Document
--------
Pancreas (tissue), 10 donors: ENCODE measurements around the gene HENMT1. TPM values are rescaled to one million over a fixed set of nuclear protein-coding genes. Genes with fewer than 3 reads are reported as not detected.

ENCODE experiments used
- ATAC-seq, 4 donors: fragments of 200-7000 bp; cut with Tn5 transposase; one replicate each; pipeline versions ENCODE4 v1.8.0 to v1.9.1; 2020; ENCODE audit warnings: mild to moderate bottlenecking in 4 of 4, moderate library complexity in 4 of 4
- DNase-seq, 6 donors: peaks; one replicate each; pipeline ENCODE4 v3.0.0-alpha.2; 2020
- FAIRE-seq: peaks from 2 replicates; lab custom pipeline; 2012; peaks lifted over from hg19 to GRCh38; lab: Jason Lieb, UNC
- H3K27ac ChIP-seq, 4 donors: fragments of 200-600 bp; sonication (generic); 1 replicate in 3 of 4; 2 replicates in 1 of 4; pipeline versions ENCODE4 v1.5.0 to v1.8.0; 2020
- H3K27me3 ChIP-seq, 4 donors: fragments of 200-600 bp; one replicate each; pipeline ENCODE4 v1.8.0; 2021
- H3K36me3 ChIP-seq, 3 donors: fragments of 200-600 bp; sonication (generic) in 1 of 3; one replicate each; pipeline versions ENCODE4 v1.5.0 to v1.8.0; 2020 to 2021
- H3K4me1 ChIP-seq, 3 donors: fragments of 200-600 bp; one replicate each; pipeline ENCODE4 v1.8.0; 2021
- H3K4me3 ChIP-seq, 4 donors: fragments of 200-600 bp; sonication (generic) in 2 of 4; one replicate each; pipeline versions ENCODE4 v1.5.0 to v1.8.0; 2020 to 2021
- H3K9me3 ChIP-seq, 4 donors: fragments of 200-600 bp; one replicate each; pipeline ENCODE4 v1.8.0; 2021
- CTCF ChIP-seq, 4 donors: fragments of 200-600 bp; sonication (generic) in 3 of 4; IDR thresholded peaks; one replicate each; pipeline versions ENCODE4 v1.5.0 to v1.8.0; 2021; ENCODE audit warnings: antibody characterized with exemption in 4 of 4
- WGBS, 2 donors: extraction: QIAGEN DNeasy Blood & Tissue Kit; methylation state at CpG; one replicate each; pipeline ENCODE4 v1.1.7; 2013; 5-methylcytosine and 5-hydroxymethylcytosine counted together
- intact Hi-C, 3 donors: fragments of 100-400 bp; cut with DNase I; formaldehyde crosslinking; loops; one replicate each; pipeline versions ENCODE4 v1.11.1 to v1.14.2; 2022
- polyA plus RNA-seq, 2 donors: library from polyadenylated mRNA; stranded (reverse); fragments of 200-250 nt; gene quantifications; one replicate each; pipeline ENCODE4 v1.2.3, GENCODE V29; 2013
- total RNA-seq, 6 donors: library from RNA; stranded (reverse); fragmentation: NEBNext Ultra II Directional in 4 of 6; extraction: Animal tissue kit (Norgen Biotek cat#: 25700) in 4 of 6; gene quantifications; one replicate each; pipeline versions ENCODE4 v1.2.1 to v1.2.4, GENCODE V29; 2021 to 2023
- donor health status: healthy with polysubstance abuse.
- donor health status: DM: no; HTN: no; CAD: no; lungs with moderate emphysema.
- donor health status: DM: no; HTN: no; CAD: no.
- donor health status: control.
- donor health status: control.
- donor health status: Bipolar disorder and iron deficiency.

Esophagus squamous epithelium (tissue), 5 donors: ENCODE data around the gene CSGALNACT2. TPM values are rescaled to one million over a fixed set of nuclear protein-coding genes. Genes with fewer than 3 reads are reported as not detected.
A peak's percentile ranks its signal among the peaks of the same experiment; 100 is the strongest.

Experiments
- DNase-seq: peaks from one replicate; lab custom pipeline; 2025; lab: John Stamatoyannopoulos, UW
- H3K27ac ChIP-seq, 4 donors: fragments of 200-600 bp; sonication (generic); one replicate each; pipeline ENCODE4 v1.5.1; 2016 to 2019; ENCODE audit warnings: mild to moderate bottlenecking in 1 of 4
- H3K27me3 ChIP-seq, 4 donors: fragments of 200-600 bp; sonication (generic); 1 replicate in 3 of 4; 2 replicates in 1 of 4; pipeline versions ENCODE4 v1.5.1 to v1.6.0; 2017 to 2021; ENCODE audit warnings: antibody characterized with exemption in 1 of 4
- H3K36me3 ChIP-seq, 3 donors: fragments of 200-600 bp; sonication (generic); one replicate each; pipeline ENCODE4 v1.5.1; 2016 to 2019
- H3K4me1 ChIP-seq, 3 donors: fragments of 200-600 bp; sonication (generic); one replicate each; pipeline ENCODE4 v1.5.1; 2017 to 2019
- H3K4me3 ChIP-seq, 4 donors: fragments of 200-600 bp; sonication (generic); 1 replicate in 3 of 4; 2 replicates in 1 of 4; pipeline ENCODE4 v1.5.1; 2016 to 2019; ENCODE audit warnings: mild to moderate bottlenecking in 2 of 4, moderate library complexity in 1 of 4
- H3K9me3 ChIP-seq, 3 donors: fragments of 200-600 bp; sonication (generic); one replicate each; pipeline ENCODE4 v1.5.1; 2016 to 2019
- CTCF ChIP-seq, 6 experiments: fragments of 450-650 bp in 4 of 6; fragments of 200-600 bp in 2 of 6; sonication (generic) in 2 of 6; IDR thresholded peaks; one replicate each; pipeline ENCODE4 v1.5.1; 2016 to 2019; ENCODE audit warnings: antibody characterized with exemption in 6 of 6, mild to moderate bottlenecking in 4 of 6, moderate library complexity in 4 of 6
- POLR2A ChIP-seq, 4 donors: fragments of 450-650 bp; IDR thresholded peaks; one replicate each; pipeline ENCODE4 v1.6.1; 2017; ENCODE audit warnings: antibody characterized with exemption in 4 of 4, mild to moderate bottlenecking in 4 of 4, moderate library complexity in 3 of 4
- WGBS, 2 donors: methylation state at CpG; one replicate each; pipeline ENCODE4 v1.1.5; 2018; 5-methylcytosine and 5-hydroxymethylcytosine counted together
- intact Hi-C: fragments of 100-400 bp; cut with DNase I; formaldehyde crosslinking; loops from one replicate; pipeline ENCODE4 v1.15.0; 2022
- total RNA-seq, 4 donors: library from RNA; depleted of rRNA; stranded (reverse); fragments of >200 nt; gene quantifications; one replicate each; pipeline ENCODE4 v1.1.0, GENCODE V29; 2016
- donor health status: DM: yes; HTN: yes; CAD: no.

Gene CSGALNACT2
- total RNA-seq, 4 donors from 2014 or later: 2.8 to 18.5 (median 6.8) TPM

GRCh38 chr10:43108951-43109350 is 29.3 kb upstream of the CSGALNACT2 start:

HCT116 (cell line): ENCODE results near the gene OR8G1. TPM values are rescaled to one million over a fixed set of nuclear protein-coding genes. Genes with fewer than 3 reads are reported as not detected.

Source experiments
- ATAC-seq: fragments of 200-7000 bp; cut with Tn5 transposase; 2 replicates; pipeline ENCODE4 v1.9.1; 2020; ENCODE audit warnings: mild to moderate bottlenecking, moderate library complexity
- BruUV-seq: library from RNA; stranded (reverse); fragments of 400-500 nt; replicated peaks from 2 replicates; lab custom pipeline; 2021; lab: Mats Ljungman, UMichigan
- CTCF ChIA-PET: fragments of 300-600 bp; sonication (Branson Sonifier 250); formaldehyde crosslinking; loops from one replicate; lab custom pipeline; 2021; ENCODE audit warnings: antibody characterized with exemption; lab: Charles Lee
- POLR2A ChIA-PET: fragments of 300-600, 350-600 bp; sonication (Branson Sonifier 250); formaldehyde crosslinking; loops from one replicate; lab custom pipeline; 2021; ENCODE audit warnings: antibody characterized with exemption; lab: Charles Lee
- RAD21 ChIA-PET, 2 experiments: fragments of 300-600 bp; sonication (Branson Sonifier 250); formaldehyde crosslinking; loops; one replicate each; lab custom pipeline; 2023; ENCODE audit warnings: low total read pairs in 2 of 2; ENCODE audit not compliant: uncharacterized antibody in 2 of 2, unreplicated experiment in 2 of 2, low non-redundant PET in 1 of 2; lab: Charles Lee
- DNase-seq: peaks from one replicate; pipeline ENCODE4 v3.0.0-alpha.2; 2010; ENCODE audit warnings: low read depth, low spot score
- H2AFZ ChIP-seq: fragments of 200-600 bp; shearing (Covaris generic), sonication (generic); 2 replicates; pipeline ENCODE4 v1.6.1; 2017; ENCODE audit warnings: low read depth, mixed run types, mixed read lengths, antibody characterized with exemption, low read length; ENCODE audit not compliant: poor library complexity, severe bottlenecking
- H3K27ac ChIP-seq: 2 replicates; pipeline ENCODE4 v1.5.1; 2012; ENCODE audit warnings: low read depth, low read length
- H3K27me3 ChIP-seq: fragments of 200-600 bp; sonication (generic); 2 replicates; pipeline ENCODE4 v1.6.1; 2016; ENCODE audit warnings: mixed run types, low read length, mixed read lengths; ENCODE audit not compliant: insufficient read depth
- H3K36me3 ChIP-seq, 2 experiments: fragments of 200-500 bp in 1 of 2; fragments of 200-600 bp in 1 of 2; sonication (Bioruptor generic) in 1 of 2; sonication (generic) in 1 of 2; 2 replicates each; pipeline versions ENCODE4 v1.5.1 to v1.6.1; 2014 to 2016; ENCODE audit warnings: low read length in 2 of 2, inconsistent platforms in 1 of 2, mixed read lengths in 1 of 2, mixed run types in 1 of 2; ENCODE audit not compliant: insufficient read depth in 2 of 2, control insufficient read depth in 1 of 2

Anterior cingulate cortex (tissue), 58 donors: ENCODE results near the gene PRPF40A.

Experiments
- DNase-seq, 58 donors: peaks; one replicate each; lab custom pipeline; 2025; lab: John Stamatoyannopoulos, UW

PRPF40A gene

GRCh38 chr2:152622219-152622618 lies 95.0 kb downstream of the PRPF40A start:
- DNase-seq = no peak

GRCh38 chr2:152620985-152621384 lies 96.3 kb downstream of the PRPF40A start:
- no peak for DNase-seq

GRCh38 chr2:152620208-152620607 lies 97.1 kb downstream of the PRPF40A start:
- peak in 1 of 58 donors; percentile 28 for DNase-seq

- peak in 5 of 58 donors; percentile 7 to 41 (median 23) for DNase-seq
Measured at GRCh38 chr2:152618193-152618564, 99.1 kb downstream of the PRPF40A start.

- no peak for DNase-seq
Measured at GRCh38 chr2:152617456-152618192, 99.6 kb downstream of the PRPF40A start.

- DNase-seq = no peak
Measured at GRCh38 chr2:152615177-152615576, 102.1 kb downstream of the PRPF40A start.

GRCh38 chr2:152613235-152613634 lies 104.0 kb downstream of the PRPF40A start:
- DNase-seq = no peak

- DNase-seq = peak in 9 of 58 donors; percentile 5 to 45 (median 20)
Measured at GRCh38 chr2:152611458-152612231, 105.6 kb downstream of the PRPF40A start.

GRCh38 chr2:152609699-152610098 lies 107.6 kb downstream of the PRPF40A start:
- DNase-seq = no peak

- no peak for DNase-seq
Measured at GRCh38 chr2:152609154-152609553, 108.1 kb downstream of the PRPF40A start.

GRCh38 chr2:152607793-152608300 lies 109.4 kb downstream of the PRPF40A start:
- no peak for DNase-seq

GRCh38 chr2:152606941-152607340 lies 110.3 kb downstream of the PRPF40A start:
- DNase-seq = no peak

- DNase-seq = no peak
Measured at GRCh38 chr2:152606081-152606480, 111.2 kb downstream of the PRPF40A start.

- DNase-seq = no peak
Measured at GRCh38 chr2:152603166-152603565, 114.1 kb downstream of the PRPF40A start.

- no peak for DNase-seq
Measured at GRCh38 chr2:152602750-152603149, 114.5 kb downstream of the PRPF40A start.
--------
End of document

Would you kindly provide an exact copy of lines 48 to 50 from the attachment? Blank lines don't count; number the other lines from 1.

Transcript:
- RAD21 ChIA-PET, 2 experiments: fragments of 300-600 bp; sonication (Branson Sonifier 250); formaldehyde crosslinking; loops; one replicate each; lab custom pipeline; 2023; ENCODE audit warnings: low total read pairs in 2 of 2; ENCODE audit not compliant: uncharacterized antibody in 2 of 2, unreplicated experiment in 2 of 2, low non-redundant PET in 1 of 2; lab: Charles Lee
- DNase-seq: peaks from one replicate; pipeline ENCODE4 v3.0.0-alpha.2; 2010; ENCODE audit warnings: low read depth, low spot score
- H2AFZ ChIP-seq: fragments of 200-600 bp; shearing (Covaris generic), sonication (generic); 2 replicates; pipeline ENCODE4 v1.6.1; 2017; ENCODE audit warnings: low read depth, mixed run types, mixed read lengths, antibody characterized with exemption, low read length; ENCODE audit not compliant: poor library complexity, severe bottlenecking